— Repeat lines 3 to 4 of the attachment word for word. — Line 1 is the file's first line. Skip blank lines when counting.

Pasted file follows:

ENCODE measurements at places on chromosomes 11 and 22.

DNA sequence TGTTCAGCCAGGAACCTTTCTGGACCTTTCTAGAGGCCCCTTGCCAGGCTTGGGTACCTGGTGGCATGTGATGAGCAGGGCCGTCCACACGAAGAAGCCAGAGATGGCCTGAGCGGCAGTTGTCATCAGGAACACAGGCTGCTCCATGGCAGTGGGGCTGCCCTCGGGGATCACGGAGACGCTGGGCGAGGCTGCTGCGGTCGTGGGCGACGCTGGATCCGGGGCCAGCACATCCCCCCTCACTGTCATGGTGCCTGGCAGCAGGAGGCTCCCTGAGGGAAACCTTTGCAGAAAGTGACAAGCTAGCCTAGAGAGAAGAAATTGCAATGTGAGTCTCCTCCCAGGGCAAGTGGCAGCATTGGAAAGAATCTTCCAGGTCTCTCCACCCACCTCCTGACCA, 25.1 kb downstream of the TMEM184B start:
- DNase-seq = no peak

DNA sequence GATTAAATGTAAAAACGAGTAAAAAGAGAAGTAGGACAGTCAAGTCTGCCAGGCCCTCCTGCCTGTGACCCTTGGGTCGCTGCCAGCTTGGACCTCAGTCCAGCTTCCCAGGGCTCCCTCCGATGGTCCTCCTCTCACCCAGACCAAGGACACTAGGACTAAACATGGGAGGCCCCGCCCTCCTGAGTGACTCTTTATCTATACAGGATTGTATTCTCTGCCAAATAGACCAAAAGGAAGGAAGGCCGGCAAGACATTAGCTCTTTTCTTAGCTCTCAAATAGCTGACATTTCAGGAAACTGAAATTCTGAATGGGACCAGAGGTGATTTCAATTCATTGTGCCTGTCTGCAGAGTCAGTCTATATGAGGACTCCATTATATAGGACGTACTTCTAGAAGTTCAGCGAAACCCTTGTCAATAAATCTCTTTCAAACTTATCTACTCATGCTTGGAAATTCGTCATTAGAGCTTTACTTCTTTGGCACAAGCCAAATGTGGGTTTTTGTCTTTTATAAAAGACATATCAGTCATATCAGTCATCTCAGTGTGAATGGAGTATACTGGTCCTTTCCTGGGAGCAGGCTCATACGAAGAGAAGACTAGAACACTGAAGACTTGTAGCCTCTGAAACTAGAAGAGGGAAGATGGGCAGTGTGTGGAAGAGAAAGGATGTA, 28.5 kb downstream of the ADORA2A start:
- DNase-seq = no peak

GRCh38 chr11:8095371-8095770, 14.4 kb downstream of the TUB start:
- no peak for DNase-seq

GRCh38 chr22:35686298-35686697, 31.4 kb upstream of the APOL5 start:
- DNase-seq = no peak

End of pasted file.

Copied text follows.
- DNase-seq = no peak

DNA sequence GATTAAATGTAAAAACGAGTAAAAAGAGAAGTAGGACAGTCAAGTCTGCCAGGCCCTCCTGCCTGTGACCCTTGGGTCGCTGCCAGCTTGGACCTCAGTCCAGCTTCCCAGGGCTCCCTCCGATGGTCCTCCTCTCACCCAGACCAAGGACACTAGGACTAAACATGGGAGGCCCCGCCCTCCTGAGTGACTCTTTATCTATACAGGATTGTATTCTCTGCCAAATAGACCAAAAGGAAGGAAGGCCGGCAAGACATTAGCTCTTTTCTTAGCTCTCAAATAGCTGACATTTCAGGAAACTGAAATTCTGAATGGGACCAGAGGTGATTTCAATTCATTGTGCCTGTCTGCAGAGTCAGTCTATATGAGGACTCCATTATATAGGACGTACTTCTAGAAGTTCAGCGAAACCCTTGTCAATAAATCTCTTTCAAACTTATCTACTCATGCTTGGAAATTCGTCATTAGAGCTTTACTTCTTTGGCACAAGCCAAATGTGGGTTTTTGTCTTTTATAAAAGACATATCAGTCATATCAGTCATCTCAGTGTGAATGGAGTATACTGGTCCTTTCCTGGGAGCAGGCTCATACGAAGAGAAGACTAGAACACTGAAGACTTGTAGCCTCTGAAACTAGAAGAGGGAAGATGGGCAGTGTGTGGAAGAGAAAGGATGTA, 28.5 kb downstream of the ADORA2A start: